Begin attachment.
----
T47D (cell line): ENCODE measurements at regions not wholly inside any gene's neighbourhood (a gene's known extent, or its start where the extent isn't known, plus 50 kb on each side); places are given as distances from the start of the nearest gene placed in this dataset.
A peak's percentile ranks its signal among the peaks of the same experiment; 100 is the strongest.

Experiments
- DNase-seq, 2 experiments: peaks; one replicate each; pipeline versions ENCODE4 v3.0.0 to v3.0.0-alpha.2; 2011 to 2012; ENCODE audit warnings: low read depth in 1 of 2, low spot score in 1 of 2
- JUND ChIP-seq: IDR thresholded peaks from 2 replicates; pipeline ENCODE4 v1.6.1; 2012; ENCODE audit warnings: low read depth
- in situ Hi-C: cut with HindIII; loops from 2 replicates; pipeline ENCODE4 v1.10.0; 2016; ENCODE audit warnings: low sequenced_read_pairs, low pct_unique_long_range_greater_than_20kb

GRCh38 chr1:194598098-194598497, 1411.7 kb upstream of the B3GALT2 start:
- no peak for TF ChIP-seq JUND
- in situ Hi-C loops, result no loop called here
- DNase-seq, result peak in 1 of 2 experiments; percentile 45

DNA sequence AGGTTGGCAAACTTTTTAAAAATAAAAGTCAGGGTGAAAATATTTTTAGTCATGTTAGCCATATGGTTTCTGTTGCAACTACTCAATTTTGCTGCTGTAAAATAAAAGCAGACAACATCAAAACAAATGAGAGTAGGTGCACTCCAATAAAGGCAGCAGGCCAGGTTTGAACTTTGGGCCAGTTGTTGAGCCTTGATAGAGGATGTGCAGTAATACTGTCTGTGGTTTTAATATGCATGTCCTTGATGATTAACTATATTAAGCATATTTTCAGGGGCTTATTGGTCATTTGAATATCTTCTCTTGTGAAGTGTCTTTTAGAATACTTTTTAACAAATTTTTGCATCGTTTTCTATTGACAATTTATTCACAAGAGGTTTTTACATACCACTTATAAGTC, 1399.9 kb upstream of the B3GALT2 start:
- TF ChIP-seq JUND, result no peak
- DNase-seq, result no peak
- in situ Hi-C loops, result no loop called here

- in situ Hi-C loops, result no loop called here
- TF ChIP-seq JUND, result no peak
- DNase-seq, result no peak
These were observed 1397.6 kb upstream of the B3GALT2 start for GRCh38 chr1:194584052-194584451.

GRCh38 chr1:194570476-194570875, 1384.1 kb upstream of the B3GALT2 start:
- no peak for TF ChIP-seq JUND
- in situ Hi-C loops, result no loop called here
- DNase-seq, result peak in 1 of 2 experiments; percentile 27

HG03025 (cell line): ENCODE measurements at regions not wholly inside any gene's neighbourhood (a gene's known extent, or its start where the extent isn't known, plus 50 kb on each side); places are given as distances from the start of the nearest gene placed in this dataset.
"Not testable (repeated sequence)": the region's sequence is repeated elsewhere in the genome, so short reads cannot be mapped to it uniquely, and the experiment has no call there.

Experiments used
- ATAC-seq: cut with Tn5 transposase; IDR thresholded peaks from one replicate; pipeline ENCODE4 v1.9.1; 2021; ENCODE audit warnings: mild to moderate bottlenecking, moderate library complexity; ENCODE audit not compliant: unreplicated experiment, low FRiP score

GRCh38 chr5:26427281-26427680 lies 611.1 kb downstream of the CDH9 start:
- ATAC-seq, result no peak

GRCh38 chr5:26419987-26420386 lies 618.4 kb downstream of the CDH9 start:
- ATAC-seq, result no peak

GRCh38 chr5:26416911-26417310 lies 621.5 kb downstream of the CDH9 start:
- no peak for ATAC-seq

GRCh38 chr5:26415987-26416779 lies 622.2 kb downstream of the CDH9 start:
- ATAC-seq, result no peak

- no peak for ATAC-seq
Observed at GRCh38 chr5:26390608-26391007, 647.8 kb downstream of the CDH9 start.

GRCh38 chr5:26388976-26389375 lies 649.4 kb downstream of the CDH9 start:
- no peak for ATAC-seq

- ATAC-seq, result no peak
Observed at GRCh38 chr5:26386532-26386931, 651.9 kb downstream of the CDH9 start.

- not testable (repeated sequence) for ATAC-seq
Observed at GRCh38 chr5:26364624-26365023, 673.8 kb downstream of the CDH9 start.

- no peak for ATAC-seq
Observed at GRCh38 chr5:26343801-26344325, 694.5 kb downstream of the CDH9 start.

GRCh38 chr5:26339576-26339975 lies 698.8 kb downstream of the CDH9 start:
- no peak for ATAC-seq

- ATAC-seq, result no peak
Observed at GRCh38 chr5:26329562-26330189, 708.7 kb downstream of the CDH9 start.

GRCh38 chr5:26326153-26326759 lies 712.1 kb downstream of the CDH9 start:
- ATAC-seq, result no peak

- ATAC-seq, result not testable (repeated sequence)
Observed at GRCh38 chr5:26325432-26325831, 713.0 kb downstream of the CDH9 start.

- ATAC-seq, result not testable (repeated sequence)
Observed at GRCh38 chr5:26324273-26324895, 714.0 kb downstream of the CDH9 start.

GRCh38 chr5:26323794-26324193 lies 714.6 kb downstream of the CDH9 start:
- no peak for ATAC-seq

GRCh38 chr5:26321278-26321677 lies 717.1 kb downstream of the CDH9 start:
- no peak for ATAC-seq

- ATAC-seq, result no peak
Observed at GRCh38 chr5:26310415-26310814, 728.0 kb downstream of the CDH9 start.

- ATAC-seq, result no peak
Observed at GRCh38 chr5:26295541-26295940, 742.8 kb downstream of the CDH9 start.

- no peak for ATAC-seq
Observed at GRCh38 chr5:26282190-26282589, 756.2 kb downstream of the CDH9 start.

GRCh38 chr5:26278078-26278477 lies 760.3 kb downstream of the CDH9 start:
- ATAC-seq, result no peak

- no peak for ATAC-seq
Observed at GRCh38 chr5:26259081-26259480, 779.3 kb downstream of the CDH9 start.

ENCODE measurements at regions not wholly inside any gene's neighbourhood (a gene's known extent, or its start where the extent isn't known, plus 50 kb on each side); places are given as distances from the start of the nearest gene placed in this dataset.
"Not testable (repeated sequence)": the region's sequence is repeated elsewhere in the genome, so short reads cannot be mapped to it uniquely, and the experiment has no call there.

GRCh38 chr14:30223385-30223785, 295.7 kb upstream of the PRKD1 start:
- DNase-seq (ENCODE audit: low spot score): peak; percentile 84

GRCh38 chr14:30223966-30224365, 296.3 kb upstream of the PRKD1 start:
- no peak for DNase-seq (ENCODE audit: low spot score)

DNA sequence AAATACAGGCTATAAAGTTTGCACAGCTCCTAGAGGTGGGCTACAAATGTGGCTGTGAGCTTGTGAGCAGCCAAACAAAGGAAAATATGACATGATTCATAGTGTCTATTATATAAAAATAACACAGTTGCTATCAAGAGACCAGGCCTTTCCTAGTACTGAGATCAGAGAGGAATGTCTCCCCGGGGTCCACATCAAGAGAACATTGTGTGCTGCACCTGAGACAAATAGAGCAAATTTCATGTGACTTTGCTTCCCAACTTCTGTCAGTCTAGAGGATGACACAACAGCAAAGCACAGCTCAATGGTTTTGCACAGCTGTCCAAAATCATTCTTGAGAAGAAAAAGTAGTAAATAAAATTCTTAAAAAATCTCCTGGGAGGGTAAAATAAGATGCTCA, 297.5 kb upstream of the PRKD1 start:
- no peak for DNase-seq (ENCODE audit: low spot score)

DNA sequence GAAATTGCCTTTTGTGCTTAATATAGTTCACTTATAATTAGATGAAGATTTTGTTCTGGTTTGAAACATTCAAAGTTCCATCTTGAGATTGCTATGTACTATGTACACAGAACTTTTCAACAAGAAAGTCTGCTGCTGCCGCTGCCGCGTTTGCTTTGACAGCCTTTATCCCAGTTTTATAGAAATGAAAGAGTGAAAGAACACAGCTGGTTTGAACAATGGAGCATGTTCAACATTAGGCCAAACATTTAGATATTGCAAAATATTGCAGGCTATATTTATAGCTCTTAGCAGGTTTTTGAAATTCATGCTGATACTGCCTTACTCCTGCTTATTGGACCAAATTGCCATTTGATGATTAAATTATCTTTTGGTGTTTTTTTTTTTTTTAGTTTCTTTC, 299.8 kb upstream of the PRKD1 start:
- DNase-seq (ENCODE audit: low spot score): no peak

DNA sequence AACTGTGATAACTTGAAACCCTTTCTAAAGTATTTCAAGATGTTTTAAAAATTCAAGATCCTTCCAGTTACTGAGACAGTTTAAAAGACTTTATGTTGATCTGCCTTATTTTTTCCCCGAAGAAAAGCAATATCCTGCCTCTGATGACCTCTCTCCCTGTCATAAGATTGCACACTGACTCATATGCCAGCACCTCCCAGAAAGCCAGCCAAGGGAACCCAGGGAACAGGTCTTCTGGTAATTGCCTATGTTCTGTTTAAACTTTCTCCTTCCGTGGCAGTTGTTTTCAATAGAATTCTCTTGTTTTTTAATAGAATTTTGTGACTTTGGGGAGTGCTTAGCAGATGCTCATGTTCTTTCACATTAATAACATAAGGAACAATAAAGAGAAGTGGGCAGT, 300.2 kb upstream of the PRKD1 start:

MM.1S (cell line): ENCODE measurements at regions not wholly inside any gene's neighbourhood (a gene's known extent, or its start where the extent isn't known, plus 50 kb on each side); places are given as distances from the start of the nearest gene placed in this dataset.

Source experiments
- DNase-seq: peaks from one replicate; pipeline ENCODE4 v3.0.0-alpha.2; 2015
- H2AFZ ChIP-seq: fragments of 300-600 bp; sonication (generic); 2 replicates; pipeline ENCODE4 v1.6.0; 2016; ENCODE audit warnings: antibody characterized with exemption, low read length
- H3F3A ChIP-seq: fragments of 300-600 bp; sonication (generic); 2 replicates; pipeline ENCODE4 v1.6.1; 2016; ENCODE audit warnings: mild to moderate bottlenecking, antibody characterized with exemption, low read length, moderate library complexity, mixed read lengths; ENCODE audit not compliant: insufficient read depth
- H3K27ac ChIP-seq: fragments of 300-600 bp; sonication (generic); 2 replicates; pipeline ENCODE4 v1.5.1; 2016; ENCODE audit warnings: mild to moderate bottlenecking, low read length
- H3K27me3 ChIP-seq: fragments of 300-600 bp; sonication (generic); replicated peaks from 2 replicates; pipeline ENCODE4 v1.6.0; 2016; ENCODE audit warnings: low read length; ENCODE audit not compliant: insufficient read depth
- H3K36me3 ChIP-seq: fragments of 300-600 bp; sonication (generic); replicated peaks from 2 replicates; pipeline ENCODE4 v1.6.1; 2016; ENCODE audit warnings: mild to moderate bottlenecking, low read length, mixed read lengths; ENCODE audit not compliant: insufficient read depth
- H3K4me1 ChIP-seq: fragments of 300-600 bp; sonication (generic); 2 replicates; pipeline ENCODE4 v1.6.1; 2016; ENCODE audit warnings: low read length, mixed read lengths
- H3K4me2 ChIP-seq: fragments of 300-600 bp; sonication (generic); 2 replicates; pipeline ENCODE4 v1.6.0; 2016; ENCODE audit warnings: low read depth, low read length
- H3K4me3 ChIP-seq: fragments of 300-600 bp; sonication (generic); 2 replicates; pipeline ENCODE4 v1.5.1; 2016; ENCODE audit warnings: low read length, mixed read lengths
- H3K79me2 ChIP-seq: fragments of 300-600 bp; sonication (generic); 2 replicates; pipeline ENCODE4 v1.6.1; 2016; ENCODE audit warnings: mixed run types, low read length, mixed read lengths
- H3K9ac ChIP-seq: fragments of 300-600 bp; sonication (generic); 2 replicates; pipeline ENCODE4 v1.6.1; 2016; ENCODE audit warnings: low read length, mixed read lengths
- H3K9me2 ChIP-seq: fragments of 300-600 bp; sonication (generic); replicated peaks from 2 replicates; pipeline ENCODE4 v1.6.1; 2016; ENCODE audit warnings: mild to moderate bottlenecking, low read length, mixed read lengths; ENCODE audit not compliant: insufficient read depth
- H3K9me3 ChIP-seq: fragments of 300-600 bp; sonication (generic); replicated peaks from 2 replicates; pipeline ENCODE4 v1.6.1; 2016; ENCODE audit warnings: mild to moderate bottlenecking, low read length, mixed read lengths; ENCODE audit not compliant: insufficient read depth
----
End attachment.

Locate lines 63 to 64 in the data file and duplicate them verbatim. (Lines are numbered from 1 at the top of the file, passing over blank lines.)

- no peak for ATAC-seq
Observed at GRCh38 chr5:26282190-26282589, 756.2 kb downstream of the CDH9 start.